Jane Blackwell can spot them in the audience when she goes to local high schools to speak. There's a certain look about them, she says. A strained look. Sometimes the glands under their jaws are swollen, so that even though their faces may be bony, they still look a little bit like chipmunks.

Blackwell, director of the Eating Disorders Unit at Wasatch Canyons Hospital, can spot bulimic students right away. But that doesn't mean she can always reach them.The war against eating disorders is far from won, says Blackwell, despite the fact that there is much more awareness of the problem today than there was three years ago.

In May 1986, Cottonwood High School student Kristin Haroldsen died after swallowing baking soda in an effort to purge herself of unwanted calories. Her death shocked the Salt Lake Valley and spurred efforts to increase awareness of eating disorders.

But three years later, says Blackwell, there are just as many - maybe even more - teenagers and adults suffering from anorexia and bulimia.

The Eating Disorders Unit is now seeing more men with eating disorders, she says, particularly men in their 30s who are "obsessed with thinness."

"There's a lot of work still to be done," she says. Much of that work involves American attitudes about weight.

"We need to be teaching kids that only 2 percent of people look like the models in magazines. Mothers need to stop complaining about their own bodies," argues Blackwell.

And, she adds, it would help if we didn't look for miracle diets. "I still think we're into magic, rather than good health," she notes.

During the past three years the Eating Disorders Unit, which recently moved to Wasatch Canyons Hospital from Cottonwood Hospital, has treated 250 to 300 patients. According to Blackwell, these patients "are more of a mixed group than we first believed."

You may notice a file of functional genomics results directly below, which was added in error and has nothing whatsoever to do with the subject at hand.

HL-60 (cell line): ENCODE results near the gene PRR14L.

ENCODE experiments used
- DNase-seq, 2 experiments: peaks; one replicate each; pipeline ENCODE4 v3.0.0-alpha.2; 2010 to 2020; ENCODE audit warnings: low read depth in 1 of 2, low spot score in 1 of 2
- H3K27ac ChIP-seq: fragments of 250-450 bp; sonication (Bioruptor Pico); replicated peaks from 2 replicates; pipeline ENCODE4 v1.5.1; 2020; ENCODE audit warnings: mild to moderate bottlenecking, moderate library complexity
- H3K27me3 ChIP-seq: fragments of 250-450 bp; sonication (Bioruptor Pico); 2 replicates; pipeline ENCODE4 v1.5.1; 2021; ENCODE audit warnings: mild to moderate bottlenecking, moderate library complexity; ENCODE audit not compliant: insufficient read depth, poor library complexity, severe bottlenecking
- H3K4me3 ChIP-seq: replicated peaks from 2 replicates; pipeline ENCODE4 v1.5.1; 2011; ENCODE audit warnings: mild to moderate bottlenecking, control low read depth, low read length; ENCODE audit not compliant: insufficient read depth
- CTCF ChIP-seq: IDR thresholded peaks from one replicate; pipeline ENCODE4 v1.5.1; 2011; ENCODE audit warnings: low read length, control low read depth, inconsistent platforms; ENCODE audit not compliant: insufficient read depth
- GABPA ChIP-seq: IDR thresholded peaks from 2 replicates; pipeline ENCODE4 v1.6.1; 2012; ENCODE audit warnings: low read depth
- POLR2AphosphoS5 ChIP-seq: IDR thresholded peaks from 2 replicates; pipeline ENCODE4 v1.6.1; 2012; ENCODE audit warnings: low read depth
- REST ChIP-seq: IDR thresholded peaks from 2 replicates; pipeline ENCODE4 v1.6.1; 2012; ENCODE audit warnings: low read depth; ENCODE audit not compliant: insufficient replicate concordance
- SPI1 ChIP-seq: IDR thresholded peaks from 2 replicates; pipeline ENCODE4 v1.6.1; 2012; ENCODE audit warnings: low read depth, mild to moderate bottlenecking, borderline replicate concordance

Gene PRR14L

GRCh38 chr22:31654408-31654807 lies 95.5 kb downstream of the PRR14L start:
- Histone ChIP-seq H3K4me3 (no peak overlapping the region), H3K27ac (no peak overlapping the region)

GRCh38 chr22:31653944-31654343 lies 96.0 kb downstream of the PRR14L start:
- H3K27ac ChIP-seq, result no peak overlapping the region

Although it was originally thought that most people with eating disorders were perfectionist over-achievers, treatment facilities are now seeing a high incidence of anxiety and impulsivity among their patients. About 30 percent of them were sexually abused as children.

"The bottom line is that they don't like the way they are. And they assume that if they lose enough weight they will like themselves better."

On average, the people who finally end up at the Eating Disorders Unit have been anorexic or bulimic, or both, for at least two years before finally deciding to get help. "Some of them are 40 years old and have had eating disorders since they were 15."

What she has learned in the past three years, says Blackwell, is that "we have to change the way they think of themselves. And we have to teach them alternative ways to deal with stress."


(Additional story)

Signs of bulimia

These signs may indicate a person is suffering from bulimia, an eating disorder characterized by binging and purging:

-Eats excessive amounts but gets thinner

-Has swollen glands under the jaw, giving a chipmunk-like appearance

-Always excuses self after meal, disappears, then returns with bloodshot eyes

-Dentist reports pitting in tooth enamel and increased number of gum-line cavities (caused by stomach acid)